Wolf: Hill well served by career pols, those from private sector

Hasn't 100 percent made up his mind he won't run agaif

Reported to be in his last term in the Legislature, a Cape Cod Democrat who sought the top office in state government two years ago said Thursday he has not completely made up his mind about running for re-election in 2016.

"Up until the time I issue the statement it's not 100 percent certain that I have made up my mind," Sen. Dan Wolf, a Harwich Democrat, told the News Service. He said he would "absolutely" serve out the remainder of his term.

A statement will be released "shortly," he said. "It's a very complicated web when you're in public service. I mean there's a lot of personal issues that are involved. And then of course there are the public issues too. And that's the balance. I'm still fully engaged as the CEO of a company that I'm very passionate about and I'm still a responsible, engaged family, father and husband too."

 

The founder and CEO of Cape Air, Wolf provides the perspective of a successful businessman with an ardent belief in liberal policies in the Senate, providing a counter to Republicans who speak for other quarters of the business community.

Citing "multiple sources," the Cape Cod Times on Friday reported Wolf would not run for re-election, and on Monday, Senate President Stanley Rosenberg indicated the senator he placed in an agenda-setting role is on his way out.

"We're going to miss him. He's a terrifically effective public servant," Rosenberg said. Rosenberg said, "And he's just been pulled in two different directions and he had to make a choice for himself and his family."

Wolf told the News Service he has done "soul searching" and he said the overall composure of the Senate is "part of the decision, too."

"I think the Legislature is well served by a balance of people who are in for a long time providing institutional knowledge - what you would call a career politician - and those people who move in and out of the process from the private sector - in from the field, serving, and then going back out into the private sector," said Wolf who was first elected in 2010 and launched a run for governor in 2013 that was cut short by the Ethics Commission because of his airline's contract with the Massachusetts Port Authority.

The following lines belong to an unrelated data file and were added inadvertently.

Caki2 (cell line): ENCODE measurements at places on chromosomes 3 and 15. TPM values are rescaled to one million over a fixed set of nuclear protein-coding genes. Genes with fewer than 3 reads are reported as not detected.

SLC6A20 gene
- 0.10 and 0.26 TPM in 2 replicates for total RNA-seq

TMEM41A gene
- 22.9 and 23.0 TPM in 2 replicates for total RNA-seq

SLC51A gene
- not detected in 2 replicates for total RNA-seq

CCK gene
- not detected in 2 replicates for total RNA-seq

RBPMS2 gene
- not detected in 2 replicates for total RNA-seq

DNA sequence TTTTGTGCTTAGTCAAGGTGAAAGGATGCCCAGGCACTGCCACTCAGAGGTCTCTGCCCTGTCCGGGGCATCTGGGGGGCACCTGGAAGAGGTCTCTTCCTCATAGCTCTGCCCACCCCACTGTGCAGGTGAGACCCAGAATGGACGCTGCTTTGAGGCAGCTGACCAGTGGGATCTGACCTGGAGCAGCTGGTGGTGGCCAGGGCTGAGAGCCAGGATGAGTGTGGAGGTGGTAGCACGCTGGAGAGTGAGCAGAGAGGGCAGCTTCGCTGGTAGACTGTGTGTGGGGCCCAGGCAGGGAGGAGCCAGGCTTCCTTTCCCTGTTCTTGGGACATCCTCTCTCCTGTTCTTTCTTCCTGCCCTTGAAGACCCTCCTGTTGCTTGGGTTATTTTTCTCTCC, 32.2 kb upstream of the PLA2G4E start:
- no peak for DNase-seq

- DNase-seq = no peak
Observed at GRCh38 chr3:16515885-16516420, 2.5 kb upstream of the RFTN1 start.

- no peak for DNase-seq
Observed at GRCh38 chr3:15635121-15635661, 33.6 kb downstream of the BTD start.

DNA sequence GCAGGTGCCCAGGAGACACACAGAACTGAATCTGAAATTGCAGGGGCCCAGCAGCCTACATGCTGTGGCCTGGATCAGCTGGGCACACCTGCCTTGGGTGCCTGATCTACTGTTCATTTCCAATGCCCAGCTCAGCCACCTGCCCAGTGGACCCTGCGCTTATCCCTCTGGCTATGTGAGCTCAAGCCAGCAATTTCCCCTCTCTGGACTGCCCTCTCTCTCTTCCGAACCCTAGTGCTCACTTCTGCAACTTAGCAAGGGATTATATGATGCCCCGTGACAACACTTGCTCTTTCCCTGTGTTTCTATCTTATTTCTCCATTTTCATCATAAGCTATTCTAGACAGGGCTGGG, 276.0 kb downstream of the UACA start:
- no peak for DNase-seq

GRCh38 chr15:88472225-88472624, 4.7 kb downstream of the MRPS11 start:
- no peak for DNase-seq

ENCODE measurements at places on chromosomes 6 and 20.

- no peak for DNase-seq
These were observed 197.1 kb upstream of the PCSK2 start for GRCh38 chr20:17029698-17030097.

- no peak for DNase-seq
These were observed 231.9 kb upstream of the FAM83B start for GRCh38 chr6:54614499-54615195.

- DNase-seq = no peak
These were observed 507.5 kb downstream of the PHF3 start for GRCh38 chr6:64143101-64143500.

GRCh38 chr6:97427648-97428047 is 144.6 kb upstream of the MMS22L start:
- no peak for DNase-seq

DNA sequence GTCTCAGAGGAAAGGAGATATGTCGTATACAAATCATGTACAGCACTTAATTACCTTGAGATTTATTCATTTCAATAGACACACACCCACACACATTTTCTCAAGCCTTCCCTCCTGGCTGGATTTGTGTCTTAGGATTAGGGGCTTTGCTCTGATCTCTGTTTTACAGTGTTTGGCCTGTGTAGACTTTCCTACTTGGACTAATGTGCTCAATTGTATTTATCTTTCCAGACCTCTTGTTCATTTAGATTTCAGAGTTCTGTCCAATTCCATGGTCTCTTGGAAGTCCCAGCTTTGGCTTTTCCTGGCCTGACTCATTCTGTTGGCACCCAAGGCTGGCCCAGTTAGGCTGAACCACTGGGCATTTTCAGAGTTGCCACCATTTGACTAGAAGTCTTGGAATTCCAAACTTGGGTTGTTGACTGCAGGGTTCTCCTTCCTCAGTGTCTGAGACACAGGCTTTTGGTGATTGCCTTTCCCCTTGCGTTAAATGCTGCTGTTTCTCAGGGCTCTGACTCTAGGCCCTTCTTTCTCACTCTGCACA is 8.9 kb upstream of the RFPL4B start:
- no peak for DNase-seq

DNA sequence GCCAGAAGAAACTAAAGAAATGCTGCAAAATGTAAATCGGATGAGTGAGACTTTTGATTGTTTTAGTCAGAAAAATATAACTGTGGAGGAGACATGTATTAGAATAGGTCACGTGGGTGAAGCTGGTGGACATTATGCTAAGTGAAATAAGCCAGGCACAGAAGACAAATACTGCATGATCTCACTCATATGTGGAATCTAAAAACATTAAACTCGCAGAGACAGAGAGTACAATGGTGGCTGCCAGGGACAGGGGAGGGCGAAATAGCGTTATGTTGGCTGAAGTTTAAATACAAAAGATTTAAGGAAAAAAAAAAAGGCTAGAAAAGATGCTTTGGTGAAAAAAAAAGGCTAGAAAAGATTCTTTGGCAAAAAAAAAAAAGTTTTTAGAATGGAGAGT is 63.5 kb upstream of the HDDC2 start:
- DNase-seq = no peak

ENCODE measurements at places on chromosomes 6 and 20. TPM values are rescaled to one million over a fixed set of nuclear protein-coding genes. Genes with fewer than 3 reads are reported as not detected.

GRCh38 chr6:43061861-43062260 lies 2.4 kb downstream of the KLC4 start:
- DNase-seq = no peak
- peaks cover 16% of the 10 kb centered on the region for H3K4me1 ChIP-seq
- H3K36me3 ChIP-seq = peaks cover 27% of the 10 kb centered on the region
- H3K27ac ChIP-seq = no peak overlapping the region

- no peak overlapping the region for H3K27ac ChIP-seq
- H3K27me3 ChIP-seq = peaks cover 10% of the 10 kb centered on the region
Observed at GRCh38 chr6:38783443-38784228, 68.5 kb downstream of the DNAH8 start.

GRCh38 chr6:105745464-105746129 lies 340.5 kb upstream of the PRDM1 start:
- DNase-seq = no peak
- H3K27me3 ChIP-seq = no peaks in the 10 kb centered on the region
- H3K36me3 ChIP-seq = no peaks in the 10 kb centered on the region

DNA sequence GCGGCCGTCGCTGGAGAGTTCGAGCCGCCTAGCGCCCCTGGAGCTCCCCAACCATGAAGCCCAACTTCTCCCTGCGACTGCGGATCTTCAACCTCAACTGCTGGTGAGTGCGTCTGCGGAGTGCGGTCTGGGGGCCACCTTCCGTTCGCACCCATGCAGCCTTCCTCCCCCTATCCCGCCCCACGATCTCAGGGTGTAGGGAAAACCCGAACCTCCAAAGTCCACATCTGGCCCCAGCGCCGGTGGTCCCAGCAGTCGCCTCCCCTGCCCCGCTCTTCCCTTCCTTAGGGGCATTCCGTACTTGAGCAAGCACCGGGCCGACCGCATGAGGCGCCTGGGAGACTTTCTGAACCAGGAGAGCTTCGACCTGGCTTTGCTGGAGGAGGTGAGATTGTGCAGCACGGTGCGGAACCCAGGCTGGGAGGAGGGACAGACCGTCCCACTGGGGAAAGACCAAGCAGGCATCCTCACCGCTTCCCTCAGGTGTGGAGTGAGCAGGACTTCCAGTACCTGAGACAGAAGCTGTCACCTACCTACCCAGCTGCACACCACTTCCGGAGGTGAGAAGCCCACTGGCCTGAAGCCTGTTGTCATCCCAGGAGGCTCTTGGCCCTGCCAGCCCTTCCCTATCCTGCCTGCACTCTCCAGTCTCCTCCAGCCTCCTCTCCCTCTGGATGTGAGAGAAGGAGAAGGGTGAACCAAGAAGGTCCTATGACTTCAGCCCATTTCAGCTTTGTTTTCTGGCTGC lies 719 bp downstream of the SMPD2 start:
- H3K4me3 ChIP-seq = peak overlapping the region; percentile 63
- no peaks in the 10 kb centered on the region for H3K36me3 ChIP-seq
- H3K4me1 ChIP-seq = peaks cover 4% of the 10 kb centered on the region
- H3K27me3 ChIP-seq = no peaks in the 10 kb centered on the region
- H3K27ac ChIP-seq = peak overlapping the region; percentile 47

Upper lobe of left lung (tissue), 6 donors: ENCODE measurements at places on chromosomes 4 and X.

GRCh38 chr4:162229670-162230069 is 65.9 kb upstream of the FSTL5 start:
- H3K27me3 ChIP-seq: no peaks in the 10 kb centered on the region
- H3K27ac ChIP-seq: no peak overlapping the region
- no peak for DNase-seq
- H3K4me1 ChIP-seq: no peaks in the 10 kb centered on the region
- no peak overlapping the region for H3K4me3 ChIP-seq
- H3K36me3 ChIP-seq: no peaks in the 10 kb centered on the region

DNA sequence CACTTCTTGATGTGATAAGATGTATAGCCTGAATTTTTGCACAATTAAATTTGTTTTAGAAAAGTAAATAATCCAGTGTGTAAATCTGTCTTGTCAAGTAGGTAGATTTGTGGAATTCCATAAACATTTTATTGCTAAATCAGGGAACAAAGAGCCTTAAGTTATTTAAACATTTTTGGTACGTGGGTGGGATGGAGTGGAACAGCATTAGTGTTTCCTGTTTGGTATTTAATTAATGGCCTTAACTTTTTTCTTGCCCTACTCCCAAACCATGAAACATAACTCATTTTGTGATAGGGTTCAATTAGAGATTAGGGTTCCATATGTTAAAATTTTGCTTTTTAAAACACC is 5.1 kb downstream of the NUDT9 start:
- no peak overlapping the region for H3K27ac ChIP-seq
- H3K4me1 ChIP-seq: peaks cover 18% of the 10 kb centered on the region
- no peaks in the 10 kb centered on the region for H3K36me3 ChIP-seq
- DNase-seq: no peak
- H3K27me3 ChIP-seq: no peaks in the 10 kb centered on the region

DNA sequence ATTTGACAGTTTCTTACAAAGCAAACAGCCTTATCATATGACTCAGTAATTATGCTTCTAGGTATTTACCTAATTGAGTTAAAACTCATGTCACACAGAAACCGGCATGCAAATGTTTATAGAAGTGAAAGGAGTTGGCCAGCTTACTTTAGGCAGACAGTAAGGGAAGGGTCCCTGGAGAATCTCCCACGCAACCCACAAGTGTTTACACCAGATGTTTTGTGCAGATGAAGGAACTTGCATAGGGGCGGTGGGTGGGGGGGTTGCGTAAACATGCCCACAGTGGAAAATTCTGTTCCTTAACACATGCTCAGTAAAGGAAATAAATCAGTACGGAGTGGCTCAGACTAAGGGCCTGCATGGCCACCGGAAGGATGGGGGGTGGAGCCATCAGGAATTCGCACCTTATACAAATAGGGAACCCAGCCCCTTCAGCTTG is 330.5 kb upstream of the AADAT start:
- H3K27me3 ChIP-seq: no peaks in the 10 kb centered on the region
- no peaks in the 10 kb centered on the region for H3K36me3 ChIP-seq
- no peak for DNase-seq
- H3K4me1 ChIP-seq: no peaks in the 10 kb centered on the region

The commission revised its regulations in 2014, but the window had passed for Wolf, who continued on as Senate chairman of the Committee on Labor and Workforce Development this session and took the post of chairman of the Senate Committee on Steering and Policy.

Since Wolf intends to serve out his term, any sitting House member in the Cape and Islands district would need to choose between running for re-election or attempting a run for Senate if his seat opens up.

Before Wolf, the Cape and Islands seat was held by a Democrat, Robert O'Leary and a Republican, former Sen. Henri Rauschenbach.

 

Wolf spoke to the News Service on Thursday after defending on the floor a bill (S 967) enhancing the power of the attorney general to represent workers against businesses and after speaking to a group of activists seeking an immediate shutdown and environmental safety measures at the Pilgrim Nuclear Power Station.

On Oct. 13 the Entergy Corp.-owned plant that began operations on the shores of Plymouth in 1972 announced that it would be close by June 1, 2019.

The pending closure of the plant does not put the issue to rest for Wolf, who shares concerns with many on the Cape about the potential for a nuclear disaster on the site.

"What I'm hearing in district is people think, 'OK, onto the next issue,'" Wolf told the anti-nuclear-plant activists. He said, "What is the next issue is the Pilgrim nuclear power plant. That is the next issue in our backyard."

Wolf, who said he practiced "nonviolent civil disobedience" at the Seabrook nuclear plant in New Hampshire in 1977, advised those gathered for a rally in the State House that it would be important to make sure the spent fuel at the plant is dealt with responsibly.